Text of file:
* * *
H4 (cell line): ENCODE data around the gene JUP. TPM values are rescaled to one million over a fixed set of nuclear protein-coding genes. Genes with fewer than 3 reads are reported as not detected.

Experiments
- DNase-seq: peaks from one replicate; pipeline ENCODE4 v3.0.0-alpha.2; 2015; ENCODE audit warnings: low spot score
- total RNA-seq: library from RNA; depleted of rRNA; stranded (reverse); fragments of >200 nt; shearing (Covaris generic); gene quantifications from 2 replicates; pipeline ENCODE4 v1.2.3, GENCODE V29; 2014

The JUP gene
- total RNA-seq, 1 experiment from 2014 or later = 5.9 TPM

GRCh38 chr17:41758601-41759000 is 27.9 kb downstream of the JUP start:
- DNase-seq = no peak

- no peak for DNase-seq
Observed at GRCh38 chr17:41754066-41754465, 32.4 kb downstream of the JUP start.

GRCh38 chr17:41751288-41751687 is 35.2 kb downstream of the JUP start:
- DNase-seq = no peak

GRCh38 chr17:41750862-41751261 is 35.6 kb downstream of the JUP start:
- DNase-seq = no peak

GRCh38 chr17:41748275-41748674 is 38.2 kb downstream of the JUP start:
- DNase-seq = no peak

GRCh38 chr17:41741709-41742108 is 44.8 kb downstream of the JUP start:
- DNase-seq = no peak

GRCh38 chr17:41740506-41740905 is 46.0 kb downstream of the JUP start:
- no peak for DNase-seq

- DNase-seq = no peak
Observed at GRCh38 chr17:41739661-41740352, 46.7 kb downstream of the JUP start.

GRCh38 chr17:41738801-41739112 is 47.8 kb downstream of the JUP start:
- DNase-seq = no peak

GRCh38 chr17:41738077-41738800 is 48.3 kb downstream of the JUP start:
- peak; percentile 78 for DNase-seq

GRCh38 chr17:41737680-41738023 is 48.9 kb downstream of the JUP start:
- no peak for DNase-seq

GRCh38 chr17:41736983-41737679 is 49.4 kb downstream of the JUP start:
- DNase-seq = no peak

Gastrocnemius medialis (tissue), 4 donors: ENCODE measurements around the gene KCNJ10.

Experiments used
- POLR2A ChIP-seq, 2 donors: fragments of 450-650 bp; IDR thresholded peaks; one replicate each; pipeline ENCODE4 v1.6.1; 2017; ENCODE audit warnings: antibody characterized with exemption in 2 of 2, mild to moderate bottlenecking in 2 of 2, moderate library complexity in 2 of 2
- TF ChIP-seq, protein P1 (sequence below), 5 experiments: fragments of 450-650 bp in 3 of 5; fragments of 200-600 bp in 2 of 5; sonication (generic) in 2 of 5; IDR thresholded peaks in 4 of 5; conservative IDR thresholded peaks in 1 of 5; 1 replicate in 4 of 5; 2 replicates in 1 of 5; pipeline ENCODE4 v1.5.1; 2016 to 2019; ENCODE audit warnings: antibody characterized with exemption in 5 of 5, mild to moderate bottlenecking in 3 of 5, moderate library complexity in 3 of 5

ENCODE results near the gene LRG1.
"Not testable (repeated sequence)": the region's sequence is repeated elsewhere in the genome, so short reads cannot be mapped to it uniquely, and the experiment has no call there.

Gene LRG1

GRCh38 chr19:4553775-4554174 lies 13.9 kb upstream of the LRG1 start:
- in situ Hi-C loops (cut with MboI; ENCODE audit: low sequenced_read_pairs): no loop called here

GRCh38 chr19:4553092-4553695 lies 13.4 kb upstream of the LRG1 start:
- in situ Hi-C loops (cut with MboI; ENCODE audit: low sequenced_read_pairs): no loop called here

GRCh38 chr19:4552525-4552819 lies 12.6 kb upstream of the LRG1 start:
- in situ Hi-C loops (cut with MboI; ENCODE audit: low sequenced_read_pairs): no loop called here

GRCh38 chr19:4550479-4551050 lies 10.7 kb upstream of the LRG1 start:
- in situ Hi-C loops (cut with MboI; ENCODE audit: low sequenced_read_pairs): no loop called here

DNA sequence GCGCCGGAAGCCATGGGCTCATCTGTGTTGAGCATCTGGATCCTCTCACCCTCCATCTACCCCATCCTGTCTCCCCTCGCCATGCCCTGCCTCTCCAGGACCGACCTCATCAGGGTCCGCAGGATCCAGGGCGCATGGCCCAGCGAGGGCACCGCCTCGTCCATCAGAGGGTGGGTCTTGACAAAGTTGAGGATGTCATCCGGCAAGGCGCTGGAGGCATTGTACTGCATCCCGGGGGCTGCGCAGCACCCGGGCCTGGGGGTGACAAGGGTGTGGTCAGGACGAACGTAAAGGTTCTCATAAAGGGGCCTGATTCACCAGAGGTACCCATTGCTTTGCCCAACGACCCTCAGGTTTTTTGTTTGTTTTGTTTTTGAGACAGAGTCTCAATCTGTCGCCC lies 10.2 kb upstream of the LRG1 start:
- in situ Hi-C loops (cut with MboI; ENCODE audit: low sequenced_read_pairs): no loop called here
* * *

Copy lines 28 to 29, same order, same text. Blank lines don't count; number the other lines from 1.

- no peak for DNase-seq

GRCh38 chr17:41736983-41737679 is 49.4 kb downstream of the JUP start: